Collect your passion
In sixth grade, senior Stephen Chien discovered and opened his first pack of basketball cards. Inside, he found a childlike thrill that rekindled his passion for collecting and a card with one of his all-time favorite NBA players: Kobe Bryant. Perhaps it had been fate choosing that specific pack—in about six years, those five cards grew to a collection of over 5,000.
“At the time, I thought I hit gold because I got my favorite player, considering there were only five cards in the pack, and there’s roughly about 400 players in the NBA,” Chien said. “Turns out today, the card’s probably worth about a buck, but back then, that card was a signal for me to keep going.”
After the initial discovery, made while waiting in the checkout line at Target, Chien began researching different types of cards, following card accounts on YouTube and buying packs of all assortments. He bought regular packs that contain five cards, “rack packs” that contain around 40 and blaster boxes, which contain eight to ten retail packs.
“I started buying hobby and cheap retail boxes and packs online and would save everything I bought to open on Christmas for one big feast. Boxes were so fun to break because I never knew what I was going to pull out of them,” Chien said.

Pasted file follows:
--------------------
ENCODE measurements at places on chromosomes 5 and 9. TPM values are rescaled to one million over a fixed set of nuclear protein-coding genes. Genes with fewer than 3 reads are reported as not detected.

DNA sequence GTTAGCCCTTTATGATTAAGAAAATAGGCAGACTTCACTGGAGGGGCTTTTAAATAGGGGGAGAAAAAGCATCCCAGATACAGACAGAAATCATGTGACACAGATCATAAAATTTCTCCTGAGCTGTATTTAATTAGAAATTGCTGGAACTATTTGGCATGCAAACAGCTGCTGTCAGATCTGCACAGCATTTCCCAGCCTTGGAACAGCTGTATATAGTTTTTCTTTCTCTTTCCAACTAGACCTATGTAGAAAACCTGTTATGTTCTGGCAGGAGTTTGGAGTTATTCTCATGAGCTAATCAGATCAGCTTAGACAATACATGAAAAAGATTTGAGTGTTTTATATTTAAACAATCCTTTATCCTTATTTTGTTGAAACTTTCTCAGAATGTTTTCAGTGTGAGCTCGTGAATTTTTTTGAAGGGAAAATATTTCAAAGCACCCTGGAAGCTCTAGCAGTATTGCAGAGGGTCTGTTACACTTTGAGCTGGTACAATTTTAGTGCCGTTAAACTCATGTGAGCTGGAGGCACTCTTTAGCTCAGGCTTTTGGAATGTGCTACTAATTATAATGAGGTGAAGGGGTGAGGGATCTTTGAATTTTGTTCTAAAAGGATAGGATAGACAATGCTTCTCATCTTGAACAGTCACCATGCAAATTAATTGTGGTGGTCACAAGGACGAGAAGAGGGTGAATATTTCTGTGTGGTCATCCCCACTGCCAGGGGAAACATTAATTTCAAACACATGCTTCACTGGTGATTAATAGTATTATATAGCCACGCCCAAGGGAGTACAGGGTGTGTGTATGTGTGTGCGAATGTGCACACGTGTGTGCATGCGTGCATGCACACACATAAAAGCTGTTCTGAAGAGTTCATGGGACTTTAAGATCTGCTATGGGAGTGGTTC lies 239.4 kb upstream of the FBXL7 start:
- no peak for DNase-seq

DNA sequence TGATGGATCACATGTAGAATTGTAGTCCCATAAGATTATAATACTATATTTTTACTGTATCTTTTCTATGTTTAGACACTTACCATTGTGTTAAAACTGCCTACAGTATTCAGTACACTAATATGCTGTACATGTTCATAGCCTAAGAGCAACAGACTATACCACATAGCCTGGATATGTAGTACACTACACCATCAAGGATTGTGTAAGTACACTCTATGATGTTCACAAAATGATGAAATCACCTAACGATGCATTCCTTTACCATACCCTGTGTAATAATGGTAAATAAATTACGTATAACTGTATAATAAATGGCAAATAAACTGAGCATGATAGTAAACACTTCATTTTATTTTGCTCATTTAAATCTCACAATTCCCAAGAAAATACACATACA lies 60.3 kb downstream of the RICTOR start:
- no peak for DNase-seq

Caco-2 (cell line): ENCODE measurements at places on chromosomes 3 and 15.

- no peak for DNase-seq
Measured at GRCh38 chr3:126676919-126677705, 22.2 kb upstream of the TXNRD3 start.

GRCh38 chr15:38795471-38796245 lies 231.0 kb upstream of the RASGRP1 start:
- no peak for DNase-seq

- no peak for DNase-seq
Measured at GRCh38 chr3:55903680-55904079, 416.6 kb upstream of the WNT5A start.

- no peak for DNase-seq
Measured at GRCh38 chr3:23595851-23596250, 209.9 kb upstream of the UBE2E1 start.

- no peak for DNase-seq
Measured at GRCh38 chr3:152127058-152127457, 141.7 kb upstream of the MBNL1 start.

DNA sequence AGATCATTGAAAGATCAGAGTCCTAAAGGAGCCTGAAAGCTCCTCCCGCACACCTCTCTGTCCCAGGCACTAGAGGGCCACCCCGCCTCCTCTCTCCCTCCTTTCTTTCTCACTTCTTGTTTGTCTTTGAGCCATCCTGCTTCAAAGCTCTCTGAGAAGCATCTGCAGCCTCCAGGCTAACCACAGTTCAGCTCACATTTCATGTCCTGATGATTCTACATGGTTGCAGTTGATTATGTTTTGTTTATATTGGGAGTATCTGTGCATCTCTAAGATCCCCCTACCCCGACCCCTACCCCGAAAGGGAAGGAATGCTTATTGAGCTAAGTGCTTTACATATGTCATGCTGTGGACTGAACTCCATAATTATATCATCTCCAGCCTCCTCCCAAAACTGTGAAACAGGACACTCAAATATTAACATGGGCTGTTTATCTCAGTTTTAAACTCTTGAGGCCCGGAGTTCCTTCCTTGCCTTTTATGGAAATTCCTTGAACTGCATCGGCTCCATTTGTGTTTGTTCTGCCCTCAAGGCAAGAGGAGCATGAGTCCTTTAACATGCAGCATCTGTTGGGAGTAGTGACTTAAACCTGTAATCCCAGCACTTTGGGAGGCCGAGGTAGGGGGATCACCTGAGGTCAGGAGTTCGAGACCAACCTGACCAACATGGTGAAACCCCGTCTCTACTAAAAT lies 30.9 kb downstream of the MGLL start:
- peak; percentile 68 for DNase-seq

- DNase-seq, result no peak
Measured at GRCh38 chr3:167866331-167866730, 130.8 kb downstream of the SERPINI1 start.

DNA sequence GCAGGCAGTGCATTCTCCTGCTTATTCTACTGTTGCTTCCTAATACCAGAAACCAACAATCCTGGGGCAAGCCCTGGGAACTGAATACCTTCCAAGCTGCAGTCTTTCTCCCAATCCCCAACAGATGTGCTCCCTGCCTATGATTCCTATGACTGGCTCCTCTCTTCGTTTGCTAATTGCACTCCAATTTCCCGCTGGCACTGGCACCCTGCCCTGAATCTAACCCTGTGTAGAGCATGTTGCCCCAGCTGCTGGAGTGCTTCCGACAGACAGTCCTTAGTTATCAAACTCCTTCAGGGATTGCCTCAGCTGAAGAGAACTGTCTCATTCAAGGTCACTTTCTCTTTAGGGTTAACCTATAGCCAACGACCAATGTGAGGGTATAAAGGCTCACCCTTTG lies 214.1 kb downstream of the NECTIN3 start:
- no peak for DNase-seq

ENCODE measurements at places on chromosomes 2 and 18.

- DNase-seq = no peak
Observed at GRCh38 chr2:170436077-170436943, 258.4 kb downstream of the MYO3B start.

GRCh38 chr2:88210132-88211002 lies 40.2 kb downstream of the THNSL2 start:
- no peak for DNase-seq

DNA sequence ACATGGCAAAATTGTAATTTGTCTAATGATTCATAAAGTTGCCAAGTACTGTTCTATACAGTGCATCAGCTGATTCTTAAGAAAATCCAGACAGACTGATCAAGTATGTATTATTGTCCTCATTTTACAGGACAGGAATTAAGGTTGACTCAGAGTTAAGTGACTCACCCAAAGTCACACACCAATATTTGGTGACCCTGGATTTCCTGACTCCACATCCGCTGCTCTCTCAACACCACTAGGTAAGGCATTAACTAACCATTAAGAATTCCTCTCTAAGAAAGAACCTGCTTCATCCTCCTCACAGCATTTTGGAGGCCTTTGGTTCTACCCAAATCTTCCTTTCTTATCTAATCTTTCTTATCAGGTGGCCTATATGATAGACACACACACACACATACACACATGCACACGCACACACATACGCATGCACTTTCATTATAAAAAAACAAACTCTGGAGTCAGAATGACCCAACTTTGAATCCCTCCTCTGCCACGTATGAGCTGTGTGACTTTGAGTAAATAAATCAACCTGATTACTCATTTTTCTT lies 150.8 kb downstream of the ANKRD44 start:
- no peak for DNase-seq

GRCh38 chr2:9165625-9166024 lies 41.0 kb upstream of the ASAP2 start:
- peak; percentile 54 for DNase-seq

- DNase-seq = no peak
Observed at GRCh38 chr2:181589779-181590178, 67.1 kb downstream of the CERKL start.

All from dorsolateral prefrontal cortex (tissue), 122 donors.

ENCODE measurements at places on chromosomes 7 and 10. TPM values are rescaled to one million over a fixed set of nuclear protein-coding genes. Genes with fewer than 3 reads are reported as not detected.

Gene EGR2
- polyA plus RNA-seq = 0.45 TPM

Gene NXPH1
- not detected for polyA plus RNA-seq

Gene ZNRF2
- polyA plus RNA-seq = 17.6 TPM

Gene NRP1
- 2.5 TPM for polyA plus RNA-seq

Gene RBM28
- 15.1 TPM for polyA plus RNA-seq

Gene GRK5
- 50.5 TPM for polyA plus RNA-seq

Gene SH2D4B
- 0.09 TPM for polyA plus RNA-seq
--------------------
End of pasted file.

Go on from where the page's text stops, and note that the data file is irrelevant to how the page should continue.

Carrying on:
Research brought Chien to Frank and Sons, a collectibles show opened for vendors and avid collectors of anything from action figures to sports and movie memorabilia. There, he met different vendors who taught him how to bargain and identify valuable cards.
For Chien, persistence and long-term investment is required for collecting, but so is a knack for bargaining and knowing his cards.
“I learned the value of memorabilia cards, such as cards that contain game-used apparel like patches, jerseys, logo mans and autographed cards,” Chien said. “Plus, buying singles from vendors was also fun, and they gave me good deals because most people that were interested in cards were usually older, and I was this little kid.”
Even now, Chien continues to develop new experiences and stories at expositions and on frequent trips to Frank and Sons. From purchasing a high end autographed Sam Perkins card from Ultimate Collection for a ‘steal’—which he later discovered was damaged—to taking a stack of valuable sports cards off a clueless old lady for two dollars, every one of Chien’s 5,000 cards tells a story.
“There is so much I learned from this hobby, like the difference between hobby and retail sellers, communication—mainly negotiation—skills, and determining the value of cards. I like that [with this hobby], there’s always a chance of learning something that you probably wouldn’t have ever learned,” Chien said. “It’s great to look back at my collection and say, ‘Wow, this is what I’ve earned.’”
Currently, he continues to go to hobby stores on most Saturdays in order to find good deals on valuable or rare basketball cards. Looking to the future, Chien has even carved out time after retirement to open a hobby shop in which he will sell all kinds of collectables.
“I was hooked from a young age with collecting stuff. Collecting has been part of my lifestyle for a long time, and I don’t think that’s going to change soon,” Chien said.
By Angela Zhang, Staff writer
Photo by Sajid Iqbal